Wednesday, July 8, 2009

Tools -- MS Word 101 and 5 reasons to make it your writing tool of choice

New and aspiring writers always want to talk about tools, thinking for some reason that a piece of software is going to make them a better writer. I do not think that is the case, but choosing good tools will certainly make the process easier.

In tool discussions, one thing I notice is a great deal of Word bashing, as if MS Word is somehow antithetical to writing or even to being creative. A recent Word bashing session on the I Should Be Writing Podcast inspired me to write this article to dispel the myth, advocate Word as an excellent tool for writers and provide some pointers on using Word.

First, Word is the most readily available word processor, the defacto standard, and is one of the most capable on the market. It also happens to be the tool I have chosen after evaluating dozens of others and I just know you want to be like me--your personal hero.

Aside from turning my computer into a typewriter, Word has five powerful tools that make it ideal for writing: styles, the document map, comments, templates and macros. They are listed in order of utility and ease of use, with Macros being the hardest to master and providing capabilities only power-users really need.

The first key feature, and the easiest to use, is Styles. These are simply pre-set formatting choices that can be selected with a single mouse click. In Word 2007, just select the paragraph or phrase you wish to format and click on the style you want in the ribbon bar. Easy. Power users can create their own styles and modify existing styles to fit their needs. Using the Heading 1, 2, and 3 styles builds an outline into your document that can be seen in the Document Map and used to automatically generate a table of contents. I also have custom styles for hidden text like outlines and paragraphs I have cut but may want to reuse. Macros (below) can modify styles with a single mouse-click allowing an entire document to be instantly reformatted.

The Document Map shows an outline of your work in a sidebar (provided you have used the Heading 1, 2, and 3 styles mentioned above). This map serves as a good reference and by clicking on a heading in the map, Word will jump you immediately to that position. My preference is to use Heading 1 for chapters, Heading 2 for scenes, and Heading 3 both for key plot points and to track completion of parts of my book. To track work, I prepend Heading 3 titles with asterisks: *** = unwritten, just an outline; **=rough; *=drafted, needs proofread; and no stars means that section is done.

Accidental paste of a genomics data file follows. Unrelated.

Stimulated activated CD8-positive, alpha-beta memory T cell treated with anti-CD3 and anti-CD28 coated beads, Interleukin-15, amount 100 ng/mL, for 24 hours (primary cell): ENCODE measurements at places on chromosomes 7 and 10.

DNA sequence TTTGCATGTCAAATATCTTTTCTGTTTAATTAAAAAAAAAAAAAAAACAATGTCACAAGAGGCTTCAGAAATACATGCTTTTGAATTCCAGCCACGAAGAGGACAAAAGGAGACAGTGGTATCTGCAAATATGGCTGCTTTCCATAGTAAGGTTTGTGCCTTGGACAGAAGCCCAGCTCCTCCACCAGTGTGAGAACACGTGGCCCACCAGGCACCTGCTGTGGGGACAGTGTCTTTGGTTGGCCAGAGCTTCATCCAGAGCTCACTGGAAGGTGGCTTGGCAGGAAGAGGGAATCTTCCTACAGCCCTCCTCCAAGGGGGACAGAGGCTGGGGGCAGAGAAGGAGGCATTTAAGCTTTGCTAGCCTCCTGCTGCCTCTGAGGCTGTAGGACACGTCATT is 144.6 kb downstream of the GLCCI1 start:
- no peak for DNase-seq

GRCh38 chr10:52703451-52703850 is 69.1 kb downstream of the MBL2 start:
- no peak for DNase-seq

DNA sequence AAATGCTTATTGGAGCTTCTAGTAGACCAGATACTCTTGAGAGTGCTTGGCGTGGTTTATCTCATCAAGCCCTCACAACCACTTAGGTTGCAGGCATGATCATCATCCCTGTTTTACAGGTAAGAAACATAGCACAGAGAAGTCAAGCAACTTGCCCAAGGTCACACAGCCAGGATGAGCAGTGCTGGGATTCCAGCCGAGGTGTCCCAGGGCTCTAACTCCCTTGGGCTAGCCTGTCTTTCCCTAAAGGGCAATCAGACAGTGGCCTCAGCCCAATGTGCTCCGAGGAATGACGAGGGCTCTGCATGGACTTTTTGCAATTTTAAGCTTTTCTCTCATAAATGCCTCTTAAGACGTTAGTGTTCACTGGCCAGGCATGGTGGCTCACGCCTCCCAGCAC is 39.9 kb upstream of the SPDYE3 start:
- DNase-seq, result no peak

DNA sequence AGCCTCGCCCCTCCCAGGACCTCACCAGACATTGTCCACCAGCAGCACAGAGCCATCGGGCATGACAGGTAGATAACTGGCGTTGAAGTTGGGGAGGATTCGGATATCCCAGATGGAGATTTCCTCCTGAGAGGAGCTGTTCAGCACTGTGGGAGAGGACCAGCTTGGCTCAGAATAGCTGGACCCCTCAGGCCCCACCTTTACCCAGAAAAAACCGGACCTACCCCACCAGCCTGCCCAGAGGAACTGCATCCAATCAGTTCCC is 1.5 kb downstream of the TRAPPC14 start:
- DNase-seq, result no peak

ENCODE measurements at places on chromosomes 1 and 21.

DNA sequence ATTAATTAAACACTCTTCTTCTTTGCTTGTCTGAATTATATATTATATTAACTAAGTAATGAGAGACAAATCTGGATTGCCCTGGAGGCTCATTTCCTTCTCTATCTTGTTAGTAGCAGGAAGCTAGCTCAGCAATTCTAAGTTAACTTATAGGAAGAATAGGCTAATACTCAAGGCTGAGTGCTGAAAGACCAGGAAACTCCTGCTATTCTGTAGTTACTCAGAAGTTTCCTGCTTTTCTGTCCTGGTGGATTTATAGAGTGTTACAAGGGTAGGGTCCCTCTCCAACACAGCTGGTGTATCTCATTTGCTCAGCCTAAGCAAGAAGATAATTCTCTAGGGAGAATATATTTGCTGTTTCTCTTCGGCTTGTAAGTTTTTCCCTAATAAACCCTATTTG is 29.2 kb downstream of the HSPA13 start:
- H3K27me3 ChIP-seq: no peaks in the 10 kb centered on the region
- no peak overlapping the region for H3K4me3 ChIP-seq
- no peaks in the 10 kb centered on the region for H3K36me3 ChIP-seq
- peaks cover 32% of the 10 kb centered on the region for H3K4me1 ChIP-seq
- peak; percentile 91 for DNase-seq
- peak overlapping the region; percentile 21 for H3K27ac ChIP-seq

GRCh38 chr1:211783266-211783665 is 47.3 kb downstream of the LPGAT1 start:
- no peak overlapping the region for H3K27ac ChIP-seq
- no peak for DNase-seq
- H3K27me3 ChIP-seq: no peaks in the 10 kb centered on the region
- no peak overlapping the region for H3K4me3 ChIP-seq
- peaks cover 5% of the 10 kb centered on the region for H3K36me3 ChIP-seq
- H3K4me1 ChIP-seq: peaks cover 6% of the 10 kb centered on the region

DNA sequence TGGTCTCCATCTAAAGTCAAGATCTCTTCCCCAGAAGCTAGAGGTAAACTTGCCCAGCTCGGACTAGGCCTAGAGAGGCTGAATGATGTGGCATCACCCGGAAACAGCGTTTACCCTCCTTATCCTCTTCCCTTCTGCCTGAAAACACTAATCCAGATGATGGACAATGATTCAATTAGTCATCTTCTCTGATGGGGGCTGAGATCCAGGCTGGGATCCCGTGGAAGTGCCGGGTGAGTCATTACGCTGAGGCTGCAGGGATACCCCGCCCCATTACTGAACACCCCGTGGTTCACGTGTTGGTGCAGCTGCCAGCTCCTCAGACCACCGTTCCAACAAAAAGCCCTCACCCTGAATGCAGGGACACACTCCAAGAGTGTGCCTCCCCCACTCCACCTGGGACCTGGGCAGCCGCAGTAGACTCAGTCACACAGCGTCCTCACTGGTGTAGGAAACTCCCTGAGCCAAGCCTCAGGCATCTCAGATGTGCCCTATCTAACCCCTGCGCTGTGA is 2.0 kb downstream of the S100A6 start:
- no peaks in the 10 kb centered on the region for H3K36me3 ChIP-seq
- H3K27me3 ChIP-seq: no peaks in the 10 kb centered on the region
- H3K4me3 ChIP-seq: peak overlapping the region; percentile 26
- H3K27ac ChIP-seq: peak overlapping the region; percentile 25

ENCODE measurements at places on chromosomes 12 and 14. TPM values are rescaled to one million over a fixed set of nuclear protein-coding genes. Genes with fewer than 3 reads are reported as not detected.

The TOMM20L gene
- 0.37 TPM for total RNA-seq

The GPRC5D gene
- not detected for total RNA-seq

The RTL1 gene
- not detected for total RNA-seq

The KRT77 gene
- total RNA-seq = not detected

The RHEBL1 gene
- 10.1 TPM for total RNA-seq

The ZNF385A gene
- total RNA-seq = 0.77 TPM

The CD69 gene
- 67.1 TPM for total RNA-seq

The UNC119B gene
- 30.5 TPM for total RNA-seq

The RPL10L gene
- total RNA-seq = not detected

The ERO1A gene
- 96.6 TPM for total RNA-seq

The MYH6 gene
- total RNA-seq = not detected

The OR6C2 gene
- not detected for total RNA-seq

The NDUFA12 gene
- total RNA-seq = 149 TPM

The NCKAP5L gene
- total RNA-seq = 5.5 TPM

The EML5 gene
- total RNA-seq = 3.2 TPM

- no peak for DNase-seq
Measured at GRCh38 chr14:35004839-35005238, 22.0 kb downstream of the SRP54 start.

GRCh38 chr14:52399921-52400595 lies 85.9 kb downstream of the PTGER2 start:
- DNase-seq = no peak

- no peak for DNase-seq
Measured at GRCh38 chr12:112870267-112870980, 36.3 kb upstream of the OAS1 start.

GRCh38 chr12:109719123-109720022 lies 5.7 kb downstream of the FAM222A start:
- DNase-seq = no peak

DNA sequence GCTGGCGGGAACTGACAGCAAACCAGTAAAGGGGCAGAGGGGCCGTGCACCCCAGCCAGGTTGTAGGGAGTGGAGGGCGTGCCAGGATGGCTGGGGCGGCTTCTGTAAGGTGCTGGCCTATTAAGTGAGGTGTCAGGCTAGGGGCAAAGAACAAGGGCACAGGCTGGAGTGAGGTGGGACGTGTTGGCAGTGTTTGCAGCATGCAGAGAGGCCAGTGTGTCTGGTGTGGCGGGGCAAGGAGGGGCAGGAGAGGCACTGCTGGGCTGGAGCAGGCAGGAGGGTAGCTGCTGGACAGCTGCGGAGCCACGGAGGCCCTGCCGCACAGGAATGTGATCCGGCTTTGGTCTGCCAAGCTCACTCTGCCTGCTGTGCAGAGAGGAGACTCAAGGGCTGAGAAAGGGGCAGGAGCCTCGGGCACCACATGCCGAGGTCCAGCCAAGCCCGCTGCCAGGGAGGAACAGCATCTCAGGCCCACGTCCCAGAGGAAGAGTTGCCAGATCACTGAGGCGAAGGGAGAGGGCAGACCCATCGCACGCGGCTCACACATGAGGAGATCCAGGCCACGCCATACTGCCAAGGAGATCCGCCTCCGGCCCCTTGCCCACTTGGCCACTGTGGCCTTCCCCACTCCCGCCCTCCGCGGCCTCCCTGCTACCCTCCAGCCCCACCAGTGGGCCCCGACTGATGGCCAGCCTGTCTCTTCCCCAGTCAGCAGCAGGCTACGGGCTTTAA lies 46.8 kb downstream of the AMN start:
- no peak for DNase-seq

Comments are a wonderful feature. You can add comments in Word that show up as thought balloon off to the side of the page. You can put whatever you want in them. They don’t show up when you print the document (unless you tell Word to include them), and comments are easy to remove if you need to mail an uncommented file to someone, say an editor. Even better, your first readers can add comments, which you can merge into your working copy for reference during revision. I use comments for almost everything, inserting the date first, then whatever I need: character notes, things to fix or check, plot or world notes, whatever thought I want to capture, but don’t want in the story itself.

Templates are good for insuring standard manuscript format and saving time when starting new projects or files. Once you have a document formatted the way you want, simply strip out the content (perhaps replacing it with instructions for each area) and save the document as a template. Later, you can select this template when you open a new document, starting out with the set-up you like rather than starting each new document from scratch. My standard template has the correct font, a section at the top for notes, history and a list of things to do, my contact information, page headers and page numbers, all set up and ready to use as soon as I open the file.

Macros are programs or scripts. These take a little more finesse and skill to use effectively, but give Word the flexibility to do almost anything you want it to. If you perform a task over and over, you can record it as a macro, and then play the macro when you need to, letting the computer do the work for you. I have macros that show and hide my headings (since I don’t want them in submitted manuscripts), remove comments from a document and clear formatting from a selection. I have all of these mapped to buttons on my Quick Access Toolbar, so I can perform any of these tasks with a single mouse-click.

A warning on Macros: Macro behavior can be a little temperamental and the record function doesn’t always record what you expect. Because of this, I highly recommend thoroughly testing new Macros before you use them with your precious novels or stories. For complex tasks, you may need to manually debug or manually write the macro, a task which involves editing code in Visual Basic. A good skill to have, but not one common amongst writers.

So there you go. MS Word 101, and five good reasons to make it your writing tool of choice.

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